Robert: The fury seemed to be equal, I would say. The willingness to do work dirty seemed to be equal, too. The bending of the rules was kind of amazing [to see] on both sides. As long as they could defend what they did and work their way to the loophole, it was OK. Even though you hear what they’re talking about [and it] sounds illegal, it was all right as long as you could explain it away in a non-illegal way.
Do you have any interesting anecdotes you can share?
Michelle: The ones that we did [hear], we put in the show.
What’s your take on Anthony Weiner and Eliot Spitzer, who dominated headlines again this past year?
Michelle: We’re filming our 92nd episode and still one of my very favorite moments of the show was from the pilot, when Alicia is talking about her own problems and says she was aware of what was going on in the world but when it came to her, she was unprepared. I think that says it all. That when it’s your life, it’s very unique to you. And so, for that reason, I don’t feel like just because we’ve written a television show that has that element to it, I don’t feel like we’re in any position to have particular insight into what those families are experiencing.
Robert: I think Americans are very forgiving when they think it’s a second chance. The difficulty is that Americans tend to turn off their forgiveness when it’s a third chance. I think [Anthony] Weiner is discovering that. I think it’s unfortunate for him because in many ways, the propensity he had for texting photos of himself and meeting women online … if he had waited to run [for New York City mayor] and said, “I’m going to go to rehab and settle that and go to counseling,” and settle that before he ran again. … There were so many other shoes that dropped. But I think it’s one of the best things about America, that there is this element of forgiveness. Not for everyone, but if you fall off the wagon and you get back, the voters will usually forgive that. It seems like if it keeps coming, they turn against you.
With this show, many of the stories and cases seem well-timed, even though they’re usually coincidences.
Robert: I think that’s difficult too because you’re working six to 12 weeks ahead and you have to try to figure out what we’re not all going be saturated with. When the original Weiner scandal came out, we tried to dance around that because we thought at the point we broadcast it, it would be saturated with that. It’s very difficult to feel what will break in two to three months.
Last year, there was an episode we did about sports juicing like Lance Armstrong. [In the episode] a woman who did hurdles was accused of juicing and we thought that the Lance Armstrong thing, which was just breaking when we wrote it, we thought would break around the same time so we took a crack at it. Luckily, it wasn’t irrelevant but it wasn’t extremely relevant either, so you’re always trying to look toward what is the thing that is going to happen. We did one [episode] the second season that was based on The Social Network. We thought that [the movie] would be Academy Award play so we wrote an episode satirizing right around that time.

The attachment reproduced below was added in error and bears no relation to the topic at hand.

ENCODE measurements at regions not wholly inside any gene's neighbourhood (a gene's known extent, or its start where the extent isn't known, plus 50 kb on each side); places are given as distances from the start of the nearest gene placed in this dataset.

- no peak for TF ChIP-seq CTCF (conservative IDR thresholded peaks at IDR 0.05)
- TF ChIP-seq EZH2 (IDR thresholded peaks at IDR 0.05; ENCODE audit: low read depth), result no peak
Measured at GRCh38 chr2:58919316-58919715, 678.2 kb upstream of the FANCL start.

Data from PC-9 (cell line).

What is the season-five equivalent of that?
Robert: The NSA. I think that’s gonna be the debate and we’re going to be debating that for the next six months. I think there’s going to be constant new revelations. I think that the extent that they creeped into normal Americans’ lives is going to be more and more expansive.
Will the season explore Alicia’s Georgetown past again?
Robert: Possibly, yes. That’s our intent.
There has been a push as of late to have certain shows, such as CBS’ Hostages, go on shorter runs. Were there ever conversations about that being the case with The Good Wife?
Robert: No, but it would work great for us because we have a daughter. We’d love it. But we’re very verbose. Or I am. The 22[-episode] schedule gives us the ability to explore other aspects. It’s kind of ideal for us because we plan the year that way. I can understand because CBS is exploring with Hostages and Intelligence, but I think that’s a cool way to go because it gives a very concentrated effort to make a purely serialized show. Because our show is both serialized and has standalone [elements], it gives us the ability to fill up 22 episodes.
Editor’s note: The interview was conducted at the end of July at Television Critics Association’s summer press tour.
The Good Wife premieres Sept. 29 at 9 p.m. on CBS.